Whether a couple goes through a divorce in New Jersey, Pennsylvania or another state, the brunt of the force is felt upon their children. However, children are usually unable to bring up these feelings to their parents either through fear or simply because they do not want to upset the parents. It is important for both parents in a divorce to remember how much their actions will affect their children and what they must do in order to make the transition to joint custody as smooth as possible.
One of the main problems seen in a co-parenting couple is known as parental alienation. According to psychologists, this kind of situation arises when one parent begins to define their bond with the child around their own emotional and mental needs rather than meeting the child’s needs. One parent may ask the child to support them either emotionally at home or, worse yet, legally in court in order to get ahead of the other parent in terms of having custody over the child. This can either be done out of fear of losing custody of the child or because one parent has negative feelings and a sense of vengeance towards their former spouse.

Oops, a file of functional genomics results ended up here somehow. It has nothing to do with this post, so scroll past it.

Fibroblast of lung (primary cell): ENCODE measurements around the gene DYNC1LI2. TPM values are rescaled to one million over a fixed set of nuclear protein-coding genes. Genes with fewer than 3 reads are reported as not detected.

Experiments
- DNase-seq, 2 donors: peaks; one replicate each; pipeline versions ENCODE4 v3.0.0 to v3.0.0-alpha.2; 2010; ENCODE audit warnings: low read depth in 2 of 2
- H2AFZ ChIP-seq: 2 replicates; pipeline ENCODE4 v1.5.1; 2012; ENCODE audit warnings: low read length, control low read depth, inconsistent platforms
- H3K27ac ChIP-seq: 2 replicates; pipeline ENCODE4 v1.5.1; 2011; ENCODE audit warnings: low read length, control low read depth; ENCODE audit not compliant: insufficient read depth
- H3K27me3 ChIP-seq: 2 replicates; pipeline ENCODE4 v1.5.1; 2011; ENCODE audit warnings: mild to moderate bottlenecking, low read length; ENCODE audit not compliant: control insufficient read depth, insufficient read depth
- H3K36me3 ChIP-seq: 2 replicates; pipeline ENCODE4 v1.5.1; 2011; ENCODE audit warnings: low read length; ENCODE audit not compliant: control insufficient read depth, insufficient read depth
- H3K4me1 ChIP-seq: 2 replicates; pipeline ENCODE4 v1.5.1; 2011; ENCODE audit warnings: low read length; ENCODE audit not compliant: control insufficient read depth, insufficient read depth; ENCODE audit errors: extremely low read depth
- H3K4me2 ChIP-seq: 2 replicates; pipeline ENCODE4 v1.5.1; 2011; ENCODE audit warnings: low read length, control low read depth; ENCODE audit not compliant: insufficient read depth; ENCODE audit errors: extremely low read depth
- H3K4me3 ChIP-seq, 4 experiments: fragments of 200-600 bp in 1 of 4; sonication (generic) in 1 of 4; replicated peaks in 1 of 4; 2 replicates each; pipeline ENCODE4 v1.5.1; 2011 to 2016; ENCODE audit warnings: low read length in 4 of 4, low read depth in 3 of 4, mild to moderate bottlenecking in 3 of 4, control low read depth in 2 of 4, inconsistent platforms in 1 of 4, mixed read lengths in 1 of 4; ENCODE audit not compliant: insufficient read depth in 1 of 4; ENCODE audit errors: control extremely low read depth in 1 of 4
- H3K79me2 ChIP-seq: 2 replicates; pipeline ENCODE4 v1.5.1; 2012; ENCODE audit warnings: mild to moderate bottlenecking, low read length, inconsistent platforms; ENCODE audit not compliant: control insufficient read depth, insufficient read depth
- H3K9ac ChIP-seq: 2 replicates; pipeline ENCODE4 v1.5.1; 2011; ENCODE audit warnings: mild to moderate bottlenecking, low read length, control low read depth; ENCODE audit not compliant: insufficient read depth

Therapy for every party in this type of situation can make leaps and bounds in terms of helping the child and their relationship with the rest of the family. The child is what is most important during these difficult times. Alienation may cause emotional harm to them, and it is important to make sure that their needs are still being met.
One effective way of helping a child with an alienating parent is to review court orders and a discussion of supervised visitation. It is crucial for parents to understand their legal actions, so working with a family law attorney may help parents better navigate the court system.